Remove the camera .. Fly it hard close by in a field (somewhere safe / nothing to crash into or hurt) If it doesn't crash and burn after 2-3 batteries through it .. You are probably fine. How bad are the coils looking in that motors? Probably some of the insulation started to burn off the coils.


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  11. Mastiff

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    Thanks, P3p! Another thing I have noticed: It doesn't smell at all closer to the center of the arm, it's only when I sniff hard straight down the engine (and that smell's fading away too). Shouldn't that indicate that the centrally placed circiut board is not damaged, and that it's only been a bit of coil burn?
     
  12. ronbo

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    Well, I've only replaced an ESC ($30) and motor ($20) on a P2+, also a new shell ($60). The P3 may be more if they redesigned the board. If you're handy open it up or send it to a repair shop. Good luck.
     
  13. neven

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    Since you landed ESC was supplying constant idle power to the motors and not adding power to try to turn the obstructed motor. Thats why smell is from motor coils and not ESC. If it was in air it would have been different.
    Try easy flying without camera as suggested or replace that motor.


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  14. JackTheTexan

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    From what I understand the main board of the P3 is fully integrated, and around $400 to replace. No separate ESCs.


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  15. Mastiff

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    Ronbo, the P3 has a joint ESC board in the middle, which supplies power to all the motors. And which costs several hundred dollars to replace!

    Neven, I will try easy flying, thanks! And yes, it was on idle, and I pressed the controller down a soon as it happened. I have now examined the thing even closer, and there is not a hint (and now there is only a hint) of smell anywhere but in the middle of that motor. No smell at all further in. So I am pretty sure that this wasn't as bad as it could have been. I will try a bit of gradually rougher flying to see what happens. I just have to figure out how I get those securing pins in the camera off first...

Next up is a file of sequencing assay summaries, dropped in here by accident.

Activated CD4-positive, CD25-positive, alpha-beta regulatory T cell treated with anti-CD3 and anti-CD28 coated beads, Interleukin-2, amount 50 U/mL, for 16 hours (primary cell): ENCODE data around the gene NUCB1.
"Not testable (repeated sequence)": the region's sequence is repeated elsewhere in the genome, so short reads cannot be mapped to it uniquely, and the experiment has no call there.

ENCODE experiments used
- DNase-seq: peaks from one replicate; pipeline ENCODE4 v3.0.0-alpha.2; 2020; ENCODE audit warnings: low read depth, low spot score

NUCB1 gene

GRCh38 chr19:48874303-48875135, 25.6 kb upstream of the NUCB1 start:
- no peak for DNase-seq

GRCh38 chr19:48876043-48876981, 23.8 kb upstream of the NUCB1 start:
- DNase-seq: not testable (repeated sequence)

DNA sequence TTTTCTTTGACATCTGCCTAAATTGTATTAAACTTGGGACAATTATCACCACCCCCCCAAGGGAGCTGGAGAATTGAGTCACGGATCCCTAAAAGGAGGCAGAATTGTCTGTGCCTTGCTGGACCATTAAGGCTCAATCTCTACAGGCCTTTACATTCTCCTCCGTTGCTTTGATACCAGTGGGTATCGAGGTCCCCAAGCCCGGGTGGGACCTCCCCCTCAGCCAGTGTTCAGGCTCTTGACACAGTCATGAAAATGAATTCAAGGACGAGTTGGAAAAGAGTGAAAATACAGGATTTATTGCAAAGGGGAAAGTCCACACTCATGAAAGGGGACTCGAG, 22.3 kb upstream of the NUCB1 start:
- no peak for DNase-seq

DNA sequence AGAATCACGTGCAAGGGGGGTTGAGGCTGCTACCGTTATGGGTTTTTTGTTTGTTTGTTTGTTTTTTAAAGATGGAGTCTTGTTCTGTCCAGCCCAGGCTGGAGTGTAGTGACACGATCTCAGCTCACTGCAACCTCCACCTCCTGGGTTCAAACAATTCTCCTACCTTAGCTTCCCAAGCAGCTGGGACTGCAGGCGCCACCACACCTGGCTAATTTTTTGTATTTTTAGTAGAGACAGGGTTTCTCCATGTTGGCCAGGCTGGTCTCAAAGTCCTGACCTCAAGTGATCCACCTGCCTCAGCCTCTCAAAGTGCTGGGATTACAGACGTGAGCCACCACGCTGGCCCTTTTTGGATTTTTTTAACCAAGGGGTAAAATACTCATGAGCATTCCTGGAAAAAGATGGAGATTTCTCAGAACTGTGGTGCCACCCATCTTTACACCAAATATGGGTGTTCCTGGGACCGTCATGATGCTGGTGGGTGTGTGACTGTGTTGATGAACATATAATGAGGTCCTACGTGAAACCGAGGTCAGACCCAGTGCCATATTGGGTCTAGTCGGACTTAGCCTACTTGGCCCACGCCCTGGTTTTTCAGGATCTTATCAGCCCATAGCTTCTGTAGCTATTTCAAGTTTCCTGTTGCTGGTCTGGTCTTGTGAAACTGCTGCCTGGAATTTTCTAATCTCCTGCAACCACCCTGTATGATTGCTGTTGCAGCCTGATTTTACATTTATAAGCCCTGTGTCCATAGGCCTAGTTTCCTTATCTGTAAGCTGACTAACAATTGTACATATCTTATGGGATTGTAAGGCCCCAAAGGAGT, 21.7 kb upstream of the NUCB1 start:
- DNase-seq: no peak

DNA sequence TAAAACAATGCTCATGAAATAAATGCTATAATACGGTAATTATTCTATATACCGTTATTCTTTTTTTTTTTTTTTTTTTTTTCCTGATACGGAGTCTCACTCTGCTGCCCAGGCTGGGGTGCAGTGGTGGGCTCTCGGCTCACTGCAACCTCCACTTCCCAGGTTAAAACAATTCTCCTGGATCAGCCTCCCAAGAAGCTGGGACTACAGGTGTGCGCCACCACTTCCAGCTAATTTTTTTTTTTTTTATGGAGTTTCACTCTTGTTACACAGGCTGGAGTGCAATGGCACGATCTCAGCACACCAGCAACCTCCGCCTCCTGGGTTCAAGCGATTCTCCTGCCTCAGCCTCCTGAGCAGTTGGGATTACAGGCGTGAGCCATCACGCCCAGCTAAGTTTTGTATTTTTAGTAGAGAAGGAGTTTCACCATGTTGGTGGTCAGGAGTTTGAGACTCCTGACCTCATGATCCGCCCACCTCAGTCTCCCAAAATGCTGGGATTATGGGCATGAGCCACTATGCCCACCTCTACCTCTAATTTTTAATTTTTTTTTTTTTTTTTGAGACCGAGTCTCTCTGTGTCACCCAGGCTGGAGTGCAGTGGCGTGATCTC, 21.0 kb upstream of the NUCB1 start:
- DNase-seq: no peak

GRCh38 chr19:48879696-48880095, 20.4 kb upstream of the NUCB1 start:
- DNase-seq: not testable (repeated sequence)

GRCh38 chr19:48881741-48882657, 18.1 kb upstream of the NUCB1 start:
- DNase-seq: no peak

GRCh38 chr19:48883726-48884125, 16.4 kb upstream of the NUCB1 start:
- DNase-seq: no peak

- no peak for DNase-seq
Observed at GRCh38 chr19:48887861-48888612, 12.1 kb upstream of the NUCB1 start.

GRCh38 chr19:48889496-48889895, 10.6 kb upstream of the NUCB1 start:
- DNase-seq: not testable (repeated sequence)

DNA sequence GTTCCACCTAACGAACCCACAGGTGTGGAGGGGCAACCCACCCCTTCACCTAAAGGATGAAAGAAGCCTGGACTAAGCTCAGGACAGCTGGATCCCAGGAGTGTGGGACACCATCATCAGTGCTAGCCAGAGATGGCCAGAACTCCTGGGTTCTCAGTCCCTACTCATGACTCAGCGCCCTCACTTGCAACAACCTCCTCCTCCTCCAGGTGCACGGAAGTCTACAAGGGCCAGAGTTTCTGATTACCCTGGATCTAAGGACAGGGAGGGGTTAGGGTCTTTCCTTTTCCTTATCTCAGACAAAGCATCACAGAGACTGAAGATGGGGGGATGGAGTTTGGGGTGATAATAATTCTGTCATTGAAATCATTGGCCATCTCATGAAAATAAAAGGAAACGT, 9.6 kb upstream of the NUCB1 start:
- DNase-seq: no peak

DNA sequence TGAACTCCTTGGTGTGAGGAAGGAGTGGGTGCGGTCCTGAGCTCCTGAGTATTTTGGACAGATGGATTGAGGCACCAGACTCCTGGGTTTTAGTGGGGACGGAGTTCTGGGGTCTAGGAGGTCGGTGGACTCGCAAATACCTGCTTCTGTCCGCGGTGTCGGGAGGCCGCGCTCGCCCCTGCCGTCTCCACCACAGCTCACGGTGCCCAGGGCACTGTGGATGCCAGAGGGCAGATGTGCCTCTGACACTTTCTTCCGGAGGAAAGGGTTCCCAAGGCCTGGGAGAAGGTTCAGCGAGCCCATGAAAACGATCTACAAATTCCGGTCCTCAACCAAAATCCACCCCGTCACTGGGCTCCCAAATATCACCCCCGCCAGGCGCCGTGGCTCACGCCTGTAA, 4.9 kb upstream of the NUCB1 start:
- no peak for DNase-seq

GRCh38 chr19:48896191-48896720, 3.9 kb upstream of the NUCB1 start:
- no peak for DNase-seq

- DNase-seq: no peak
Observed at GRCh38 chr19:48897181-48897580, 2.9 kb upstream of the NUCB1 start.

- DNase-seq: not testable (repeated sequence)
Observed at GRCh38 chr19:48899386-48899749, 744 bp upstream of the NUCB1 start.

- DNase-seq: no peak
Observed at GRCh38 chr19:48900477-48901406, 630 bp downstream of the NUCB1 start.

Edit: Simultaneous posting, Jack. And you would be right.
     
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  16. Mastiff

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    Well, I did it. First I checked the camera, and I have made a rookie mistake: Putting all the four pins in! Of course they were not in any mood to budge. At all. So any smart guy would cut them to take off the camera and make sure nothing more happened to the expensive thing. Right. Any smart guy would. Did I mention that I'm smart? Well, I'm pretty intelligent (academic job and all that), but that does in no way, shape or form equal smart! :D Oh, another smart thing would be to wait until tomorrow to test it. Preferably in a wide open field with soft moss, or something. Far away from trees and stuff. Right? So did I mention that I'm not smart? I might have.

    I did what any self-respecting redneck moron would do: I went out in the pitch black night with my Black Diamond headlamp (which is about as powerful as the headlights on my car) and I first flew for a few minutes in almost hover, one meter up. Got bored. Started moving slowly back and forth. Got bored. Started doing a (OK, pretty slow and careful, but still...) slalom in the dark between the trees in the garden. That was not boring at all. In fact if I had crashed doing it, it would still have been the most fun I've had with my clothes on for quite some time! So I flew the battery empty, spent the last minutes traning on what happens when I turn the thing 180 degrees and have to react exactly opposite on all controls. No incidents, and only a couple of "darn, I need to go the other way now so I don't hit the bush", but none of them anywhere near stronger words than "darn". The pope could have followed me around without being offended at all! :D So I got to the low battery warning, and then critically low. At which point I landed. After that flying there was no difference at all in how hot (rather how cold, I forget to mention that it's below zero outside) the engines were. Still the very faint smell of hot electronics from the blocked motor, but nothing else.